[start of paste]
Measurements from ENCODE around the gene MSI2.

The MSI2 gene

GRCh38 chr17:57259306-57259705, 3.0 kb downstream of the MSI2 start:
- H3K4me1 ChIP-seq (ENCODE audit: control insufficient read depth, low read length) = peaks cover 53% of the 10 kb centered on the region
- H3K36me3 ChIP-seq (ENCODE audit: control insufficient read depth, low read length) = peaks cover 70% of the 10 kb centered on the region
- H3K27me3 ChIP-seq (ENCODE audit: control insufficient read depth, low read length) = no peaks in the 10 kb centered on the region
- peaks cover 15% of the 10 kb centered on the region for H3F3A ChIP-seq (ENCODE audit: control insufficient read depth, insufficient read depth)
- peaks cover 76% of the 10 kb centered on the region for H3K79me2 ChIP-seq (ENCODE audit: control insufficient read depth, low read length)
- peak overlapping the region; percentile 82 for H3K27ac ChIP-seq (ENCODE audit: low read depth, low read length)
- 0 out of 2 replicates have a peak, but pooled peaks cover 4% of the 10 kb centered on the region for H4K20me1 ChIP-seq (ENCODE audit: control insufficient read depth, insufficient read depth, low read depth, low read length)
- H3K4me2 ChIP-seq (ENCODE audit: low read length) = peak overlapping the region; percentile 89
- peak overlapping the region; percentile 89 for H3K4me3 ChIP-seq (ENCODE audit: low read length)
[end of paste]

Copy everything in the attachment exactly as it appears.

Measurements from ENCODE around the gene MSI2.

The MSI2 gene

GRCh38 chr17:57259306-57259705, 3.0 kb downstream of the MSI2 start:
- H3K4me1 ChIP-seq (ENCODE audit: control insufficient read depth, low read length) = peaks cover 53% of the 10 kb centered on the region
- H3K36me3 ChIP-seq (ENCODE audit: control insufficient read depth, low read length) = peaks cover 70% of the 10 kb centered on the region
- H3K27me3 ChIP-seq (ENCODE audit: control insufficient read depth, low read length) = no peaks in the 10 kb centered on the region
- peaks cover 15% of the 10 kb centered on the region for H3F3A ChIP-seq (ENCODE audit: control insufficient read depth, insufficient read depth)
- peaks cover 76% of the 10 kb centered on the region for H3K79me2 ChIP-seq (ENCODE audit: control insufficient read depth, low read length)
- peak overlapping the region; percentile 82 for H3K27ac ChIP-seq (ENCODE audit: low read depth, low read length)
- 0 out of 2 replicates have a peak, but pooled peaks cover 4% of the 10 kb centered on the region for H4K20me1 ChIP-seq (ENCODE audit: control insufficient read depth, insufficient read depth, low read depth, low read length)
- H3K4me2 ChIP-seq (ENCODE audit: low read length) = peak overlapping the region; percentile 89
- peak overlapping the region; percentile 89 for H3K4me3 ChIP-seq (ENCODE audit: low read length)